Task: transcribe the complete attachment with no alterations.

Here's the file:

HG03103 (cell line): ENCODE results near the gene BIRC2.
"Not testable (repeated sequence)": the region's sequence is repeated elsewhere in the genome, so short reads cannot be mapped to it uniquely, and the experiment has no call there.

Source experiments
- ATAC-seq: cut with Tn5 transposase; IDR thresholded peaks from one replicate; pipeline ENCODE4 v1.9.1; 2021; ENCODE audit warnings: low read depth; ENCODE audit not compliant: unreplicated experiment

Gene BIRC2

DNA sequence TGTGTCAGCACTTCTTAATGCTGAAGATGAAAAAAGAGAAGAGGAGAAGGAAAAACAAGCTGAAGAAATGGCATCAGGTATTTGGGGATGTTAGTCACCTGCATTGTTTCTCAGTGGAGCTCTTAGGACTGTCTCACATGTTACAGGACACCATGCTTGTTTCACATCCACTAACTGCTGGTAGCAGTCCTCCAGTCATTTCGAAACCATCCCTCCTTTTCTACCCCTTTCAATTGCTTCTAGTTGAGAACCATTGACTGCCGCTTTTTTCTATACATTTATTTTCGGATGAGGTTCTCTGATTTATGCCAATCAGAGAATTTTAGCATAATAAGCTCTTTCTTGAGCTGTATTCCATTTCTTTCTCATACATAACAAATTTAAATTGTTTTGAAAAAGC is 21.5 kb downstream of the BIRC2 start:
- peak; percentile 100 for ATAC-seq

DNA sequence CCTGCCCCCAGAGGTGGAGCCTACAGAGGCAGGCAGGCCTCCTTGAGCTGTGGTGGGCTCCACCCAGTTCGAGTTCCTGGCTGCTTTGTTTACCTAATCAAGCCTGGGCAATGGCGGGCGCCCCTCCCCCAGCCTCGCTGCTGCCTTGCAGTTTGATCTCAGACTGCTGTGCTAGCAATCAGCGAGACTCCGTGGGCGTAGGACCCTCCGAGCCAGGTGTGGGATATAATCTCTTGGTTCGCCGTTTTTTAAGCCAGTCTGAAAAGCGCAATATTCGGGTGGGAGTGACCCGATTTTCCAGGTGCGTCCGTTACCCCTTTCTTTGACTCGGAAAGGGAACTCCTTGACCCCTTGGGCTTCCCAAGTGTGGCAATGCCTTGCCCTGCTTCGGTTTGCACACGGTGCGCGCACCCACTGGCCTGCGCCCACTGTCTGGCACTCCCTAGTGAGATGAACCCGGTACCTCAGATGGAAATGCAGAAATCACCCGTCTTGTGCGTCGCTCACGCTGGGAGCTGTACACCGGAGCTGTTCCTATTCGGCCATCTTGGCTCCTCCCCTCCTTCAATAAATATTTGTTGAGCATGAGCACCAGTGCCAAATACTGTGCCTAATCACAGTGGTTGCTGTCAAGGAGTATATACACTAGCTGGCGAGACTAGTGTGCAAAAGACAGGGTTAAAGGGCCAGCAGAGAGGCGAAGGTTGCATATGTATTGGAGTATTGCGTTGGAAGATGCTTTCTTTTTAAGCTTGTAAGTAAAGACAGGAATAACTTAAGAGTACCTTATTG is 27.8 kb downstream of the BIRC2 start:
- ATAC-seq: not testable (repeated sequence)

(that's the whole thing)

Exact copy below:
HG03103 (cell line): ENCODE results near the gene BIRC2.
"Not testable (repeated sequence)": the region's sequence is repeated elsewhere in the genome, so short reads cannot be mapped to it uniquely, and the experiment has no call there.

Source experiments
- ATAC-seq: cut with Tn5 transposase; IDR thresholded peaks from one replicate; pipeline ENCODE4 v1.9.1; 2021; ENCODE audit warnings: low read depth; ENCODE audit not compliant: unreplicated experiment

Gene BIRC2

DNA sequence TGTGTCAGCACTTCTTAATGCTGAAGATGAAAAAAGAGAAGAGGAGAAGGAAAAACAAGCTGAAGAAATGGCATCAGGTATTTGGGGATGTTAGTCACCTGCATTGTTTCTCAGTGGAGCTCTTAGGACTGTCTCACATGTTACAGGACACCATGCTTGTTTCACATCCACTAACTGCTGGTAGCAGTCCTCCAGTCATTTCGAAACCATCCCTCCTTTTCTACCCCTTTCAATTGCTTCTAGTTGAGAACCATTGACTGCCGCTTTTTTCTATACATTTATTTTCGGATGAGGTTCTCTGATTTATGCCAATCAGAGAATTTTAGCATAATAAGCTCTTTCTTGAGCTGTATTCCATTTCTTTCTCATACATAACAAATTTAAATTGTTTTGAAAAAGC is 21.5 kb downstream of the BIRC2 start:
- peak; percentile 100 for ATAC-seq

DNA sequence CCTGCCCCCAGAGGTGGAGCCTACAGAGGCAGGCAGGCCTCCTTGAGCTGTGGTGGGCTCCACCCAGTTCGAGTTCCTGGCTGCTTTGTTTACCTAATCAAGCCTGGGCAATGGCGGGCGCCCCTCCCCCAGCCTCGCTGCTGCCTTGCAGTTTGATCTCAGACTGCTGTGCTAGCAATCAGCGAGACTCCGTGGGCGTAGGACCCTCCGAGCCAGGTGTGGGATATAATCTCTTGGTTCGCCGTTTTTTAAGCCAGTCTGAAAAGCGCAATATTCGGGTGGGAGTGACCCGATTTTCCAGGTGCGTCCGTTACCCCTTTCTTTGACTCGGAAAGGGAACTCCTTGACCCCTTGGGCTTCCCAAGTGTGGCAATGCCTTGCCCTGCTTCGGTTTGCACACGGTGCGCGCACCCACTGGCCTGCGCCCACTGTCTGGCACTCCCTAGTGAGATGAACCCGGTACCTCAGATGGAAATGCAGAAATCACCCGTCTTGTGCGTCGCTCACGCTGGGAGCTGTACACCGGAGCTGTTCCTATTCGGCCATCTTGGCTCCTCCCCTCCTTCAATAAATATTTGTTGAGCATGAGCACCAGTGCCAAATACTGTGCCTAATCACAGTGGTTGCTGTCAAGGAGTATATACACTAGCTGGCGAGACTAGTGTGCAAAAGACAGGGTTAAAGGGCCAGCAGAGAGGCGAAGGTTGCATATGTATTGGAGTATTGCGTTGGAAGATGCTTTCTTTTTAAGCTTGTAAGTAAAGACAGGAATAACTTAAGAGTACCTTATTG is 27.8 kb downstream of the BIRC2 start:
- ATAC-seq: not testable (repeated sequence)